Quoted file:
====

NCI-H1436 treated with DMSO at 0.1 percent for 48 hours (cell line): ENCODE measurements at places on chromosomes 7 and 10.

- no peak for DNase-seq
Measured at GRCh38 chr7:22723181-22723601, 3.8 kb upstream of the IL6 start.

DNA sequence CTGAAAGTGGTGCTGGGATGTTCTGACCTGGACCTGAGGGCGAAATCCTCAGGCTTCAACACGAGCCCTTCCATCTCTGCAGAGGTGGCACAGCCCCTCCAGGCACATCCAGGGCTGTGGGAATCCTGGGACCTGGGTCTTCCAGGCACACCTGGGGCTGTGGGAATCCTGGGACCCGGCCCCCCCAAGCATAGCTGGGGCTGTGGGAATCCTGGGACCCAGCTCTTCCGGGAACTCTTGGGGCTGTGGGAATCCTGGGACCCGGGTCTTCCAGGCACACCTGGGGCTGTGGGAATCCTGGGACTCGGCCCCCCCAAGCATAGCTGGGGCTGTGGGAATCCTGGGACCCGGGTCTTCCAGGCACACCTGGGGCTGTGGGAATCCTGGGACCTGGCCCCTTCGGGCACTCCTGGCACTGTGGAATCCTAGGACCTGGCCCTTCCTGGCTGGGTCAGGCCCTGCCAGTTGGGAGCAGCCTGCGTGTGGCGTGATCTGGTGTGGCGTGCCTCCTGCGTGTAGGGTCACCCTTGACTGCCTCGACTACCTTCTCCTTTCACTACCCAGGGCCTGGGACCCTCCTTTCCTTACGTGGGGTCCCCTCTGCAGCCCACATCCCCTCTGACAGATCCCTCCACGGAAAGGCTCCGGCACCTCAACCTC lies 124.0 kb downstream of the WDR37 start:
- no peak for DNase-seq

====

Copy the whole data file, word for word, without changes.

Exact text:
NCI-H1436 treated with DMSO at 0.1 percent for 48 hours (cell line): ENCODE measurements at places on chromosomes 7 and 10.

- no peak for DNase-seq
Measured at GRCh38 chr7:22723181-22723601, 3.8 kb upstream of the IL6 start.

DNA sequence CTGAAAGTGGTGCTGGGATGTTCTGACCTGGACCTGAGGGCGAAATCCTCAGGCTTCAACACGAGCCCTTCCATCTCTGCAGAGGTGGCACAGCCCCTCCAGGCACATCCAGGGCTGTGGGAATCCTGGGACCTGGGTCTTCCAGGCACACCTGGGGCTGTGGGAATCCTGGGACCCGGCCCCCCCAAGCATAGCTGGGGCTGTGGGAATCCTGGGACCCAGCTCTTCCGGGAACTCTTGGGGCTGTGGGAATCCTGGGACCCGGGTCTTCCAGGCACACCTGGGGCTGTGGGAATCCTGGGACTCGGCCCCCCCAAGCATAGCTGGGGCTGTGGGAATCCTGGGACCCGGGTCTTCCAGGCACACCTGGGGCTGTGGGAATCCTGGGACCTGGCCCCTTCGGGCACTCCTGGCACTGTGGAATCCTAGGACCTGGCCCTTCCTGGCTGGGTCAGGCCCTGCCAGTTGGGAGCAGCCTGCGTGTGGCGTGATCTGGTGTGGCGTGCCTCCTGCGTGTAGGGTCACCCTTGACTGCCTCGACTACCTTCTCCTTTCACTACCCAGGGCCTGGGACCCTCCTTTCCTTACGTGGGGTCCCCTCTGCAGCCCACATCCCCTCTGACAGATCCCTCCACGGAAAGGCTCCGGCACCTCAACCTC lies 124.0 kb downstream of the WDR37 start:
- no peak for DNase-seq